Elvis' Graceland faces foreclosure auction; granddaughter Riley Keough sues to block sale

Elvis Presley's iconic Graceland home may be put up for public auction, but the rock legend's granddaughter Riley Keough is fighting the sale and has filed a lawsuit claiming fraud.

A public notice for the foreclosure sale of the Memphis estate was posted earlier this month. The notice alleges that Promenade Trust, which controls Graceland at 3734 Elvis Presley Blvd., owes $3.8 million after failing to repay a loan taken out on May 16, 2018.

The public auction was scheduled for Thursday, May 23, at the Shelby County Courthouse in Memphis, but a temporary restraining order has been granted, according to Keough's legal team. The actress, 34, inherited the Promenade Trust after her mother Lisa Marie Presley, 54, died in January 2023.

'Irreparable harm': Court halts foreclosure auction of Elvis Presley's Graceland home

Elvis Presley poses in front of his Graceland home with his new Rolls Royce in October 1960.
Elvis Presley poses in front of his Graceland home with his new Rolls Royce in October 1960.

Is Graceland for sale?

Memphis-based law firm Morton and Germany is representing Keough and the Promenade Trust. Attorney Jeff Germany confirmed the temporary restraining order is in place, which delays Thursday's sale.

Naussany Investments and Private Lending in Missouri says Graceland was used as collateral and that Lisa Marie Presley failed to repay the loan. Keough, on behalf of the Promenade Trust, has filed a lawsuit against Naussany Investments. In the lawsuit, Keough claims the company presented fraudulent documents regarding the loan and unpaid sum in September 2023.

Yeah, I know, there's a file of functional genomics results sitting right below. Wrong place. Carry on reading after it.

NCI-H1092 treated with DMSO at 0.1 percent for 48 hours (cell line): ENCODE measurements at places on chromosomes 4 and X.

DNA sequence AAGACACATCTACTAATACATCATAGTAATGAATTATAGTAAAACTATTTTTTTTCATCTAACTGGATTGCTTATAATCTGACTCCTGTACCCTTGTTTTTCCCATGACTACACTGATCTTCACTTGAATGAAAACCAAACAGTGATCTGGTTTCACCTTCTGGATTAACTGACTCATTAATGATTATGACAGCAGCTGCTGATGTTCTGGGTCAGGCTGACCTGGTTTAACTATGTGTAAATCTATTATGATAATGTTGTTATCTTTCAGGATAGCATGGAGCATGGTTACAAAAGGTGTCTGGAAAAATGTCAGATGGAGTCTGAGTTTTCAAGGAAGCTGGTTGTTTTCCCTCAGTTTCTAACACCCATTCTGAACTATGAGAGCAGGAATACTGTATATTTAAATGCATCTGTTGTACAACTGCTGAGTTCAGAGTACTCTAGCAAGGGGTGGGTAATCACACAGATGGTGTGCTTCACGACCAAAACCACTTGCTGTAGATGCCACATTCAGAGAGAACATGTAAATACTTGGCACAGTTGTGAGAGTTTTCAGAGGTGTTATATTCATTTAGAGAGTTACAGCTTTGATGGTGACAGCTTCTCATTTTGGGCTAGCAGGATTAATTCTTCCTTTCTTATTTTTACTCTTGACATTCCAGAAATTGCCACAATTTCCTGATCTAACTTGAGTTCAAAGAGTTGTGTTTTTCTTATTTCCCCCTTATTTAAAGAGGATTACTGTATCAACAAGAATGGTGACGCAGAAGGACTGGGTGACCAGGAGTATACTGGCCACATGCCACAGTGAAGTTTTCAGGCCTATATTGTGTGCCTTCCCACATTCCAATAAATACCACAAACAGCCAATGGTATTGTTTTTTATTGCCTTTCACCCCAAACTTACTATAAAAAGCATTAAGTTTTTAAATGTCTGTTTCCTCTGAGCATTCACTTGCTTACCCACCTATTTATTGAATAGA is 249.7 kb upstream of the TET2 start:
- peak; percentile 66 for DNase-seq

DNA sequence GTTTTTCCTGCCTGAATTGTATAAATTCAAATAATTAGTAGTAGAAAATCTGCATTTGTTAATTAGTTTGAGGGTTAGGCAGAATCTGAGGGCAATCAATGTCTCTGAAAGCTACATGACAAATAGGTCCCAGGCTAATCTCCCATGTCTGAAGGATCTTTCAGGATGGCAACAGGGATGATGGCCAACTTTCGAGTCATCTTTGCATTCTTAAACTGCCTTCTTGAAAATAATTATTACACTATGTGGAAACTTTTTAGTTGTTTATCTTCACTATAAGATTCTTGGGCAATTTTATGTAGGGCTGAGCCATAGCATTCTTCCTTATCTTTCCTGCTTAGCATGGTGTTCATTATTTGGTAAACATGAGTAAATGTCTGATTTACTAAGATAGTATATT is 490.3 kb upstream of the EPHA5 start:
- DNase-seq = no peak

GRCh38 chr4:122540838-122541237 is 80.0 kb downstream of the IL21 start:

"Lisa Marie Presley never borrowed money from Naussany Investments and never gave a deed of trust to Naussany Investments," the lawsuit claims.

The lawsuit was filed on May 15 in Shelby County Chancery Court. An injunction hearing is scheduled for Wednesday, May 22, between both parties in Chancery Court.

If the injunction is granted, it would place an indefinite hold on the auction until the case is resolved. If the judge finds that the documents are fake, the auction will not be hosted.

“Elvis Presley Enterprises can confirm that these claims are fraudulent. There is no foreclosure sale. Simply put, the counter lawsuit has been filed is to stop the fraud,” Elvis Presley Enterprises Inc. said in a statement Monday to The (Memphis) Commercial Appeal, part of the USA TODAY Network.

What is Naussany Investments and Private Lending LLC?

Naussany Investments and Private Lending in Missouri seems to have no public-facing website or social media. Keough's lawsuit described it as "not a real entity."

"Naussany Investments & Private Lending LLC appears to be a false entity created for the purpose of defrauding the Promenade Trust, the heirs of Lisa Marie Presley, or any purchaser of Graceland at a non-judicial sale," the lawsuit reads.

Meanwhile, Elvis' ex-wife Priscilla Presley, Lisa Marie's mother and Keough's grandmother, posted a four-second video on Instagram in which the words "It's a Scam!" spin like a pinwheel over the exterior of Graceland.

Who owns Graceland?

Elvis Presley purchased Graceland in 1957. The 179-acre property was inherited by Lisa Marie, his only child, following the King of Rock 'n' Roll's death in 1977, and Keough has inherited the home from her.

Elvis, his parents, Lisa Marie and her son, Benjamin Keough, and other relatives are interred on the grounds in the Meditation Garden. Upon her death, Priscilla Presley plans to be buried near Elvis at Graceland.

Contributing: Lucas Finton and John Beifuss, The Commercial Appeal, and Kim Willis, USA TODAY

This article originally appeared on Memphis Commercial Appeal: Graceland foreclosure looms, Elvis heir Riley Keough claims fraud